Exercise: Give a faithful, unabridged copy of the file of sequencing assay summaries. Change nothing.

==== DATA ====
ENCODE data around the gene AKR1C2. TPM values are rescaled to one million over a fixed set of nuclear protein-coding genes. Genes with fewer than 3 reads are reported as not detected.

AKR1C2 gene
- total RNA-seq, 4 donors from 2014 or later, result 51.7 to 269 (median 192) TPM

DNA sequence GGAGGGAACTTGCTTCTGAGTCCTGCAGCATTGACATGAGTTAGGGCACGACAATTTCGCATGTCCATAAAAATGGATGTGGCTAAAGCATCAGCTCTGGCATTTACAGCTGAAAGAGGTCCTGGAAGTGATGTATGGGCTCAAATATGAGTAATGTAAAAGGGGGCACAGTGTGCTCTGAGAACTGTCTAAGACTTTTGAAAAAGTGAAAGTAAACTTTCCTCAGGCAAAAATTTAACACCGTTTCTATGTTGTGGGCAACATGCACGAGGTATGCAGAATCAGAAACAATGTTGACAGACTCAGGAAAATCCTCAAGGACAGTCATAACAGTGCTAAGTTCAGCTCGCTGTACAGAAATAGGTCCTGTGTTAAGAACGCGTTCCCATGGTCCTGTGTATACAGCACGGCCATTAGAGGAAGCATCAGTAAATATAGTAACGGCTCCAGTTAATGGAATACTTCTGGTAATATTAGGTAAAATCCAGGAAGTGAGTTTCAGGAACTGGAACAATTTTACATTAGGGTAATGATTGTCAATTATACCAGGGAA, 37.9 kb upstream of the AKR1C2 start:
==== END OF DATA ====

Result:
ENCODE data around the gene AKR1C2. TPM values are rescaled to one million over a fixed set of nuclear protein-coding genes. Genes with fewer than 3 reads are reported as not detected.

AKR1C2 gene
- total RNA-seq, 4 donors from 2014 or later, result 51.7 to 269 (median 192) TPM

DNA sequence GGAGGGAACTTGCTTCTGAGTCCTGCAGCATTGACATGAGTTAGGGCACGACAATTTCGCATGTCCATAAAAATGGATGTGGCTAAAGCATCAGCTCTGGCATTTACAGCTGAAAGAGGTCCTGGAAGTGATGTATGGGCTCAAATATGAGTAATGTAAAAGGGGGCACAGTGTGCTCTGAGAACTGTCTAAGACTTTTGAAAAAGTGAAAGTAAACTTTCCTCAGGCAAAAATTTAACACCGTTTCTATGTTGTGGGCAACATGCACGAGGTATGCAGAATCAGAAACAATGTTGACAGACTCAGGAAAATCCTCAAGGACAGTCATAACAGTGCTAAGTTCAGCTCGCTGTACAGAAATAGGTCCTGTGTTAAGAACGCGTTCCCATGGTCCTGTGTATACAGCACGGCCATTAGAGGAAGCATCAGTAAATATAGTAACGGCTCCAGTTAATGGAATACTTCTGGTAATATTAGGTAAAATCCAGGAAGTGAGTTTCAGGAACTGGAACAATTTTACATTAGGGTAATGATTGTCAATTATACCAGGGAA, 37.9 kb upstream of the AKR1C2 start: